Cleft lip is one of the serious congenital birth defects that has been increasingly associated with the maternal use of certain best-selling prescription medications. The defect is characterized by a vertical fissure in the upper lip connecting to the nose. If your child was born with a cleft lip after being exposed to prescription drugs in the womb, contact the Defective Drug Lawyers at Schmidt & Clark, LLP today. You may be entitled to compensation by filing a lawsuit and we can help. Prescription drugs linked to cleft lip include antidepressants such as Prozac, Paxil, and Zoloft, as well as anti-epileptic medications such as Depakote and Topamax.

Cleft Lip Lawsuit Review:If you or somebody you know gave birth to a child with cleft lip or other serious birth defect after taking prescription drugs during pregnancy, you should contact our lawyers immediately. Consultations are always free. Please use our confidential email contact form or call toll free 24 hrs/day by dialing (866) 588-0600.

Which drugs have been linked to cleft lip?

Studies suggest that the following prescription medications may be associated with the development of cleft lip birth defects if taken by expecting mothers during pregnancy (especially during the first trimester, a time when many women may still be unaware they are pregnant):

    • Paxil (paroxetine)
    • Zoloft (sertraline)
    • Celexa (citalopram)
    • Prozac (fluoxetine)
    • Lexapro (escitalopram)
    • Symbyax (fluoxetine and olanzapine)
    • Wellbutrin (bupropion)
    • Effexor (venlafaxine)
    • Depakote (Divalproex Sodium)
    • Depakote CP
    • Depakote ER
    • Depakene (valproic acid)
    • Depacon (valproate sodium injection)
    • Topamax (topiramate)

Cleft Lip Overview

Cleft lip (also commonly referred to as cheiloschisis) is an abnormal facial development that occurs in the womb during the first trimester of pregnancy. Before birth, there are natural structures that form in the body which proceed to subsequently fuse together over time. The term ‘cleft’ refers to a non-fusion of structures, a fissure or gap. In this case, the cleft occurs in the upper lip. When just one side of the lip is affected, it is called a unilateral cleft; a bilateral cleft affects both sides of the lip.

Signs & Symptoms of Cleft Lip

Cleft lip is typically identifiable at birth, and can affect one or both sides of the face. A cleft is a fissure or opening that represents the non-fusion of the body’s natural structures. Signs and symptoms of an antidepressant-induced cleft lip include:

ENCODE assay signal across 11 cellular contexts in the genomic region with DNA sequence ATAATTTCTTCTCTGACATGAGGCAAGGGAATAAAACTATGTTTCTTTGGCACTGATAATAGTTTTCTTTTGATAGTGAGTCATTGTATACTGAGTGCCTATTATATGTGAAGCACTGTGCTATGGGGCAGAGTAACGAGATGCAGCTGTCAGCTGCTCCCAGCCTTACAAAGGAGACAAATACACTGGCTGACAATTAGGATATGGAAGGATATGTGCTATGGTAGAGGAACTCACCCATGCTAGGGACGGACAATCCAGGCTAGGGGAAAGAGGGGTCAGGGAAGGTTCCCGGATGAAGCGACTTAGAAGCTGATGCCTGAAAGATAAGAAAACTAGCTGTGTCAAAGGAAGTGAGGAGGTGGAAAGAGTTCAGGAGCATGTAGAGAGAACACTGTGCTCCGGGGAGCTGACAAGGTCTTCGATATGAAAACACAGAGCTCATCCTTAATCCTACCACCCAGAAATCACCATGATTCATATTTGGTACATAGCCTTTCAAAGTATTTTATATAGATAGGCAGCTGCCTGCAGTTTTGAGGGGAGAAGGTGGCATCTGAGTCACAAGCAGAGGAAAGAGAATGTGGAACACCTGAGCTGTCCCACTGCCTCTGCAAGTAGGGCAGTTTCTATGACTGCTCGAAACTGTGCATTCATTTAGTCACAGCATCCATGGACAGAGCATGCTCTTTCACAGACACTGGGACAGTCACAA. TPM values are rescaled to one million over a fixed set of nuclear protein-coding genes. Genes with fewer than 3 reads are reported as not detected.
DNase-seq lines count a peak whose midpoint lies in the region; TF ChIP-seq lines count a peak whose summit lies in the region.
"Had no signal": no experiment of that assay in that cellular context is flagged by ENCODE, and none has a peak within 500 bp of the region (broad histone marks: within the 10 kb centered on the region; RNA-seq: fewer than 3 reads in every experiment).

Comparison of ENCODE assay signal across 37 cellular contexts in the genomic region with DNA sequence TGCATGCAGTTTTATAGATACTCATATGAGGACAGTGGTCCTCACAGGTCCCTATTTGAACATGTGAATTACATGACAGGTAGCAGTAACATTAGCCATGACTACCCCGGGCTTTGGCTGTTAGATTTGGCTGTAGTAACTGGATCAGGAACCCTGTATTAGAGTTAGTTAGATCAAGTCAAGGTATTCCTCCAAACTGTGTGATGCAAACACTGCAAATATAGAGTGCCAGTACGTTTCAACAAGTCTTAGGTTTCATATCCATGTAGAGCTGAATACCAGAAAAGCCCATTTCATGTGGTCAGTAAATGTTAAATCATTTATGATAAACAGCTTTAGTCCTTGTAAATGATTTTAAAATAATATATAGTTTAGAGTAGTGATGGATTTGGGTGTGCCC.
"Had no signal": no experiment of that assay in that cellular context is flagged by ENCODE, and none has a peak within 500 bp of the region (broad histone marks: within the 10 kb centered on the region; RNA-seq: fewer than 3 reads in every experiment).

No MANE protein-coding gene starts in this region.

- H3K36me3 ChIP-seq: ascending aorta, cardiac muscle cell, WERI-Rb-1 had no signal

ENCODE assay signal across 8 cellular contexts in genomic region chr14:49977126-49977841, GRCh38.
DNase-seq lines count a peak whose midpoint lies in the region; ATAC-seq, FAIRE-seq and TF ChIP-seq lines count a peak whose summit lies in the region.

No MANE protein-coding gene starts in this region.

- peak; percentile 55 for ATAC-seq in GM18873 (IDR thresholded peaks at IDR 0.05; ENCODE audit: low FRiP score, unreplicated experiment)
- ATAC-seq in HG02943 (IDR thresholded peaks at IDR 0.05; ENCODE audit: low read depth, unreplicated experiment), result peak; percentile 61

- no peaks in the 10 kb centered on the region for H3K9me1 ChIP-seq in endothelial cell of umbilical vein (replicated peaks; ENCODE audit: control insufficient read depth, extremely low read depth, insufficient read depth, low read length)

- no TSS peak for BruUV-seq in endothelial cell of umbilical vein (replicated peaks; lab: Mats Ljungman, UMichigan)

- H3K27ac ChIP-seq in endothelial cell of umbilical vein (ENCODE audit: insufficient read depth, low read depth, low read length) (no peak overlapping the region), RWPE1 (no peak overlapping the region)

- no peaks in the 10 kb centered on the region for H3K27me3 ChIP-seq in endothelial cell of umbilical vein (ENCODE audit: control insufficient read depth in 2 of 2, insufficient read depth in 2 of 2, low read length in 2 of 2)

• change in nose shape
  • failure to gain weight
  • feeding problems
  • flow of milk through nasal passages during feeding
  • misaligned teeth
  • poor growth
  • recurrent ear infections
  • separation of the lip
  • speech difficulties

Complications of Cleft Lip

Cleft lip may cause problems with feeding, ear disease, speech and socialization.

Due to the lack of suction, a newborn with cleft lip may have trouble feeding. Babies suffering from the condition should always be fed in the upright position, as gravity tends to help prevent milk from coming in through the baby’s nose.

Individuals with cleft lip may also experience numerous middle ear infections which can eventually lead to total hearing loss. Since hearing is necessary to learn how to speak, babies with cleft lips cannot try to mimic the sounds of speech around them. Thus, even before expressive language acquisition, a baby with cleft lip is at risk for receptive language acquisition. And because the lips are used in pronunciation, individuals with cleft lips usually require the aid of a long-term speech therapist.

Treatment

Due to the large number of oral health and medical problems typically accompanying cleft lip birth defects, a team of doctors and other specialists are usually involved in the care of these children. Depending on the severity of the defect, a cleft lip may require one or more surgeries to correct. The first surgery is usually performed within the first few months of life.

The initial surgery creates a functional lip, reduces the chance that fluid will build up in the middle ears, and aids in the proper development of the teeth and facial bones. Additional surgeries may be performed to improve the appearance of the lip and nose, help breathing, and realign the jaw. Final repairs of the scars left by the first surgery will probably not be performed until adolescence, when the facial structure is more fully developed.

How Common is Cleft Lip?

According to the National Institutes of Health (NIH), approximately one in every 700 infants born in the United States are born with cleft lip and/or cleft palate. The National Health Service (NHS) in the United Kingdom reports the figure to be about one in 600. Cleft lip appears to occur more often in Caucasian and Asian babies compared to those of African descent. Just cleft lip is more common in females, while the combination of cleft lip and cleft palate is more common in males. Approximately 50% of all children born with oral cleft defects have the combination of cleft lip and cleft palate, while the rest are more or less evenly divided between one defect or the other.

Is there a time limit in filing a cleft lip lawsuit?

Although we encourage all our potential clients to take great care in selecting their cleft lip lawyer, it is important that you understand that time is of the essence. The applicable statute of limitations in your state may time bar your claim. Furthermore, we are unable to provide you with legal advice without first evaluating your potential case. Accordingly, please take the time now to contact us by using the confidential email contact form below or by calling us toll free 24 hrs/day by dialing (866) 588-0600.

We hope we will be able to assist you with your potential cleft lip birth defects lawsuit and look forward to speaking with you.


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